Gold Gains for Second Day as Europe Debt Concerns Boost Demand for Haven

Gold rose for a second straight day as mounting government debt in Europe boosted demand for the precious metal as a haven.

The euro declined against the dollar after Moody’s Investors Service cut Portugal’s credit rating to junk, renewing concerns another European nation will need a bailout. Gold fell in the previous two weeks as Greece avoided a default.

“You’re getting a flight-to-quality fear coming in for gold,” said Adam Klopfenstein, a senior market strategist at broker Lind-Waldock in Chicago. “With the anxieties in Portugal and the ongoing debt-ceiling problems in the U.S., there are too many bullish cases for gold.”

Gold futures for August delivery rose $16.50, or 1.1 percent, to settle at $1,529.20 an ounce at 1:43 p.m. on the Comex in New York. The metal advanced 2 percent yesterday.

Prices have climbed 28 percent in the past 12 months as escalating sovereign-debt woes and record-low U.S. borrowing costs increased the appeal of the metal as an alternative to currencies. The price denominated in euros reached an all-time high on May 25.

Dennis Gartman, an economist and the editor of the Suffolk, Virginia-based Gartman Letter, recommended holding gold in foreign currencies to hedge against the relative strength of the dollar.

“We remain bullish of gold in non-U.S. dollar terms,” Gartman said in his daily note. “In the course of the past two days, what had been a position under attack has become a position of authority once again.”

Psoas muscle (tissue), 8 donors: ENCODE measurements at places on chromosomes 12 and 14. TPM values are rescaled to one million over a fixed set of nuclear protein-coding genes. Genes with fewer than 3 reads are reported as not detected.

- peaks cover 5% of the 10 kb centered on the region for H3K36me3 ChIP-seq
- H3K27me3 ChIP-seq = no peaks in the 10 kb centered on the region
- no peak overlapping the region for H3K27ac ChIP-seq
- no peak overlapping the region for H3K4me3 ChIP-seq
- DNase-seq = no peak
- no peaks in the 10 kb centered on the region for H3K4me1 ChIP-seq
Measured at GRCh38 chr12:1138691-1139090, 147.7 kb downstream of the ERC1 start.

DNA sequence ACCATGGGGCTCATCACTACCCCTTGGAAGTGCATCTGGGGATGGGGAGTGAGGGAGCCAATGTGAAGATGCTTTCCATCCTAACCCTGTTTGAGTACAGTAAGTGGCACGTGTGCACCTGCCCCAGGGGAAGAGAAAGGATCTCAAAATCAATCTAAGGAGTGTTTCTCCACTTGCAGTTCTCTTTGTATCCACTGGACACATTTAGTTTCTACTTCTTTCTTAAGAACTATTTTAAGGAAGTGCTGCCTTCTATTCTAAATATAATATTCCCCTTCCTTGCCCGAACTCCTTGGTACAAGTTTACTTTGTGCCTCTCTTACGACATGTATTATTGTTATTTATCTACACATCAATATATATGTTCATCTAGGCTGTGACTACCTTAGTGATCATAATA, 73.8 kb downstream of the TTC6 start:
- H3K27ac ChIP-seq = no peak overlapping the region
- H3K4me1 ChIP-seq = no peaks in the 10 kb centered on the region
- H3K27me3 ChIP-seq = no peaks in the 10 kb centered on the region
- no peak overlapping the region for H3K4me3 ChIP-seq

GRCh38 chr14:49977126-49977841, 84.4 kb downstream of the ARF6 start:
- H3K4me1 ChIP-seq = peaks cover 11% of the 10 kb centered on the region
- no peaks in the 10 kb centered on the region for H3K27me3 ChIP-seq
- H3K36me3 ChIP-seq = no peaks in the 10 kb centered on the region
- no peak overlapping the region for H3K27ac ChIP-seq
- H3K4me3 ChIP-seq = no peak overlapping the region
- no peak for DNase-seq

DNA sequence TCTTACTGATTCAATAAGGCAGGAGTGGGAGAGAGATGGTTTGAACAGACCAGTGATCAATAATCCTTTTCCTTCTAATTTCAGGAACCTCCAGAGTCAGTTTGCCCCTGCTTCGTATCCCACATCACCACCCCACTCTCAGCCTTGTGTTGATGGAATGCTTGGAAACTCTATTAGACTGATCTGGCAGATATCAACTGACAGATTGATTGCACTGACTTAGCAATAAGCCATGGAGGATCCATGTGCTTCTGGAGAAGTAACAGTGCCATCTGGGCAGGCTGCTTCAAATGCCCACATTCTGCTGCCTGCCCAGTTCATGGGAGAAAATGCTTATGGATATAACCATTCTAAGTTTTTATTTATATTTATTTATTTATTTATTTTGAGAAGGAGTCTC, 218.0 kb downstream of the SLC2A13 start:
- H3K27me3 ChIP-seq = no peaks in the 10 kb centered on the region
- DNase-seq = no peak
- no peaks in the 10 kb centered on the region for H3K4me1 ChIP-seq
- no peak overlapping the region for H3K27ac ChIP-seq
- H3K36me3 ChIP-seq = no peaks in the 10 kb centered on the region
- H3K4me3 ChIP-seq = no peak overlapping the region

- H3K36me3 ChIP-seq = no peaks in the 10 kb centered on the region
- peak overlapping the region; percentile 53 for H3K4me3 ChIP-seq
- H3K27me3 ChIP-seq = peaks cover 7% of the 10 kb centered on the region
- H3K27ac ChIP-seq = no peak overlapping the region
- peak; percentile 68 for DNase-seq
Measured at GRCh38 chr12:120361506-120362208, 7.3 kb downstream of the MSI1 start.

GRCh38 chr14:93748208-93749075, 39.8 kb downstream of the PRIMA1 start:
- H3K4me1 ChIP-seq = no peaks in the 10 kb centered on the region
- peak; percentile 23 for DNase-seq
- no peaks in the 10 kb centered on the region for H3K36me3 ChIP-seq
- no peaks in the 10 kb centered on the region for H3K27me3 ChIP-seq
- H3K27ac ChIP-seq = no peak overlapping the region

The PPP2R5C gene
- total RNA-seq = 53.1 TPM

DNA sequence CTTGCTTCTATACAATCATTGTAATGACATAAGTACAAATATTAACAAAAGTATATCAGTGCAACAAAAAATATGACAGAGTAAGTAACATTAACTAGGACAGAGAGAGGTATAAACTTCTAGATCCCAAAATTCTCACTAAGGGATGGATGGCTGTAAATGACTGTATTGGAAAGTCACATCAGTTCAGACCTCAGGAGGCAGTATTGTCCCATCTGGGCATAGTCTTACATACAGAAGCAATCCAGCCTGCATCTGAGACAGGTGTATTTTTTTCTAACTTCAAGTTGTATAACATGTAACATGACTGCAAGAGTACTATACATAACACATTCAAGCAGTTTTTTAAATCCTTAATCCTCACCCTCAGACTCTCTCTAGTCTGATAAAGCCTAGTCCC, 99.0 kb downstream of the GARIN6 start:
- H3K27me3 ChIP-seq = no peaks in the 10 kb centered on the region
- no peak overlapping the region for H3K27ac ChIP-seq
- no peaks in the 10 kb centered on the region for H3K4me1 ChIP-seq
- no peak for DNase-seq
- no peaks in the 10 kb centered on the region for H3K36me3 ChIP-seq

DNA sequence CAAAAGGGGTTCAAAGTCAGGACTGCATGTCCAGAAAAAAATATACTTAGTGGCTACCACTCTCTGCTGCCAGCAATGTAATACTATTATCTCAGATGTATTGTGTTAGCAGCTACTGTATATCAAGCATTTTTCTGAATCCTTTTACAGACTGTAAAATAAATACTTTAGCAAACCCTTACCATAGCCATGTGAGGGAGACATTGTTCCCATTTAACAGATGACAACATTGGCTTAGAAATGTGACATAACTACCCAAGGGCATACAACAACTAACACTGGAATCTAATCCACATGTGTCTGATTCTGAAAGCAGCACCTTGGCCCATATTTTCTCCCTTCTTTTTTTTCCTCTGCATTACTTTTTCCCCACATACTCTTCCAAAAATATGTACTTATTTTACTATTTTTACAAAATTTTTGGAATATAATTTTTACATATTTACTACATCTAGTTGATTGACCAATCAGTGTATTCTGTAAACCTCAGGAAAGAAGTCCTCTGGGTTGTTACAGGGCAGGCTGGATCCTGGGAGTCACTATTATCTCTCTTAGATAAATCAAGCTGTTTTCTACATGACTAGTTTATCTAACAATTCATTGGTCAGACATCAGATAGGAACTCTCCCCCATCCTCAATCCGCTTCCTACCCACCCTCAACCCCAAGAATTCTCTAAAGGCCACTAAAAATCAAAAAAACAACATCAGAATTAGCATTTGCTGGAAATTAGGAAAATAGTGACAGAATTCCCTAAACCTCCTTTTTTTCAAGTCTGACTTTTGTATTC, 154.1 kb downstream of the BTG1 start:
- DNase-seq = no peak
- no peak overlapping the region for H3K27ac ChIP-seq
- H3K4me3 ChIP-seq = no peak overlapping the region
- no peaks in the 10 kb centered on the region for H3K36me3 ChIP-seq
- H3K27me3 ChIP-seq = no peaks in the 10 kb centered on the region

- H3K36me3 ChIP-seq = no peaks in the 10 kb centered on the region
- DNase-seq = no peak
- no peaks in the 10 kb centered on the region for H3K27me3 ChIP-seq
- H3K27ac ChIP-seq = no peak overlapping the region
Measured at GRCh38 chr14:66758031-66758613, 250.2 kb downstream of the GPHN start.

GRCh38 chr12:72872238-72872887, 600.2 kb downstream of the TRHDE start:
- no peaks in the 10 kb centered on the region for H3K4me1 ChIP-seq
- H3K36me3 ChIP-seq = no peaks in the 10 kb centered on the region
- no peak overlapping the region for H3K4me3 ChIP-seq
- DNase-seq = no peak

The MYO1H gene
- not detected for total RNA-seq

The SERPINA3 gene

Silver futures for September delivery rose 50.6 cents, or 1.4 percent, to $35.916 an ounce on the Comex.

Platinum futures for October delivery fell $8.70, or 0.5 percent, to $1,733.40 an ounce on the New York Mercantile Exchange.

Palladium futures for September delivery slipped $2.45, or 0.3 percent, to $773.20 an ounce on the Nymex.

To contact the reporter on this story: Pham-Duy Nguyen in Seattle at

To contact the editor responsible for this story: Steve Stroth at

Press spacebar to pause and continue. Press esc to stop.

Bloomberg reserves the right to remove comments but is under no obligation to do so, or to explain individual moderation decisions.

Please enable JavaScript to view the comments powered by Disqus.